Friday, November 21, 2014

you thought it was fantastic, but did you say so?

So I am curious, if you loved a presenter, do you go up and tell them that they were fabulous?  Do you tweet about their presentation, or do you send them an email with your comment?

Thursday, November 13, 2014


One of the sections of the book proposal was to provide a list of book reviewers.  At first we thought that meant reviewers for the final copy so we left it blank - hoping that we had some time to work on that list.  We were wrong - it was a list of reviewers for the proposal.  So next problem, if we seek out experts in the field, what happens when we also want to call on those people to generate content for us?  Library and Information Science is a fairly small field in Academia, smaller still when we consider online instruction.  Well no problem, they can be contributors later. 

We surveyed lists of presentations from recent library conferences that focused on this topic for individuals researching online learning, etc.  From these presentations we generated a list of potential reviewers and sent them an email asking them to review our proposal.  We were positively delighted to immediately receive responses and their willingness to participate in our project!

We will see what the editors say about our initial list.  If we need to seek additional reviewers, we think we might look at the authors of those competing books.  I wonder how that would go?!?

First Step

So now that we have a vague idea about what we are going to write about, we needed to formalize it in a NEW BOOK PROPOSAL.  The proposal includes a potential title, a brief synopsis of our topic, what features will make our book unique, a chapter outline and also a look at the competition.

Various items were incredibly difficult to come up with like the title.  How do you create a title that is meaningful and will help to make the book more mainstream?  We have not found the perfect title yet, but I am using a catch phrase for the project.  Perhaps it will make it into the finalized title at some point?

The competition bit was also tough.  We ended up settling on an Amazon search, limiting to certain keywords and then limiting by subject to Library and Information Science.  There were 39 titles.  We ignored titles that were not directly relevant to our topic and also ignored titles that were more than 4 years old.  These limitations generated a list of approximately 4 titles.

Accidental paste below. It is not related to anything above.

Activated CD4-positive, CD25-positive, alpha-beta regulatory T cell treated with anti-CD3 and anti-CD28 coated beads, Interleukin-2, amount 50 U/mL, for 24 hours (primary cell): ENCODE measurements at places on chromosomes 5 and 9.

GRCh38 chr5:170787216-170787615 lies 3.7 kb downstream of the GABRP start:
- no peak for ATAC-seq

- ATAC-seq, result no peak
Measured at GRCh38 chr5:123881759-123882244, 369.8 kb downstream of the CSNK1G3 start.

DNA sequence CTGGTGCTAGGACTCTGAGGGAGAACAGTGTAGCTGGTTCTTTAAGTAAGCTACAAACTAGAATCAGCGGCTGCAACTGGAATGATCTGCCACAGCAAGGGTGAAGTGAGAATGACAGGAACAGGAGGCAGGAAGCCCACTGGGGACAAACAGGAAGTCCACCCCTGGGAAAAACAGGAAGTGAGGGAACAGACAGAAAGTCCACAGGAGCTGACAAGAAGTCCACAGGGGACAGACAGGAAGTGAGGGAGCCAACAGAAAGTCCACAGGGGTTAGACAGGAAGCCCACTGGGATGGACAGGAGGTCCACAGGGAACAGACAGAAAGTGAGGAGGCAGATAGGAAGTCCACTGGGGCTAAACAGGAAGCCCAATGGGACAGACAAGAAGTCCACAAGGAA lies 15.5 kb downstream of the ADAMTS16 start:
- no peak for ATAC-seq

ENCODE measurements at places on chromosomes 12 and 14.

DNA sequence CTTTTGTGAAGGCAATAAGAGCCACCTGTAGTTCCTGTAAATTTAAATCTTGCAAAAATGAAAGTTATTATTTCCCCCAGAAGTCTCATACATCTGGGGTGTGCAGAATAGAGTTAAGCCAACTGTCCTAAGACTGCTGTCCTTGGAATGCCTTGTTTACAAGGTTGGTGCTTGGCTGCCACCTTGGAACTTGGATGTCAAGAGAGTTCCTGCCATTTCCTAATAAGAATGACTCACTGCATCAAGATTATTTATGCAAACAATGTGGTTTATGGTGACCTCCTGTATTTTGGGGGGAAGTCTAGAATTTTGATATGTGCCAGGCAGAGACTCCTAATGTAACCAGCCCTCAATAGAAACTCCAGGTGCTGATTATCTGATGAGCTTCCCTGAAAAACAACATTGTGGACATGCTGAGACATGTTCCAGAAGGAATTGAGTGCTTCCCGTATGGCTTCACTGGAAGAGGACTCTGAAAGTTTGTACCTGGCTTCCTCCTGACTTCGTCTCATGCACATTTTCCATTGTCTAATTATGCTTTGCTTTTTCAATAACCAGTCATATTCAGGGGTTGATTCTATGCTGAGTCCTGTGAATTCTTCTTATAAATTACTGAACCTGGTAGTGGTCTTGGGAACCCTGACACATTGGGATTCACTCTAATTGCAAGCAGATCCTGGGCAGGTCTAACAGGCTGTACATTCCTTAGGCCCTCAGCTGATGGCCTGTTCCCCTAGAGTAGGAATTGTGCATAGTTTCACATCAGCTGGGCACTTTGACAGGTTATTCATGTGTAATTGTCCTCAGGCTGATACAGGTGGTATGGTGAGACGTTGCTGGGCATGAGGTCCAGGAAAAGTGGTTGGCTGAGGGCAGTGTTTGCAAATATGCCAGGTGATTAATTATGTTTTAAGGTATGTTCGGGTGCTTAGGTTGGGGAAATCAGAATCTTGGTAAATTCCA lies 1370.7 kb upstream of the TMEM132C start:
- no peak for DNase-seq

Several drafts later, we submitted the proposal.


I was contacted about 2 months ago with an offer to submit a book proposal.  I have learned not to accept everything at face value so I did some digging to see if it was a real offer.  It was (or is). 

My first thought was YES!  I accept!  My second thought was there is NO way that I can do this on my own and so I start to put out feelers with some of my colleagues.  Were they interested in conducting the same type of research that I was?  Are they known experts in book publishing or in the research field?  Could they help me with the most important question - what next???

I am happy to say that I have secured the best possible partner.  She is interested in the same things that I am.  She is an expert as she has already published two books.  She can help me answer what next as (again) she has already published two books.

I thought that I would start documenting the process in this blog in hopes of helping others through the journey.  I have no idea at the moment if this will be successful or not, but perhaps there is also something to be learned if is not successful.  Watch for the hashtag #bookpublishing.

Tuesday, October 28, 2014

Peer Learning

Don't ever underestimate how much you can learn from your peers.  I have been fortunate enough to sit in on two instruction sessions recently and both times I have exclaimed, 'I didn't know you could do that'.  Here is what I learned:
  • In Google Scholar, under settings, you can choose your citation management tool.  At the University of Saskatchewan we are currently using RefWorks, which is one of the options for exporting citations.  Very cool!
  • In GOBI, which is our acquisitions application, you can see internal approval plans and their parameters.
So sit in on as many sessions as you can.  Even if you learn one new thing, that is one new thing that you can share with your students. 

Thursday, October 23, 2014

The Power of Google

Google yourself often.  You never know what you might find.  I did this yesterday and found a blog post about a presentation that I had made in Vancouver at SLA 2014.  What a treat!  Although it is a bit like Twitter, I am always a bit scared to look...

Here is the link to the post:

What I think is really neat about this blog is that she does what I do when I attend a conference - I summarize my experiences in my blog.  Great to see that I am not alone! 

Seeking Inspiration

So two weeks ago I was inspired by a workshop that I attended to create a creative commons license for my blog.  This week I was inspired by Open Access Week thus creating a ORCiD profile and adding the ID to my email signature.  And here it is:

Using ORCiD was incredibly easy and allows you to identify yourself as the author of your works.  You can link author id's from other sources such as Scopus.

So when you increase your visibility online, your readership should follow, right?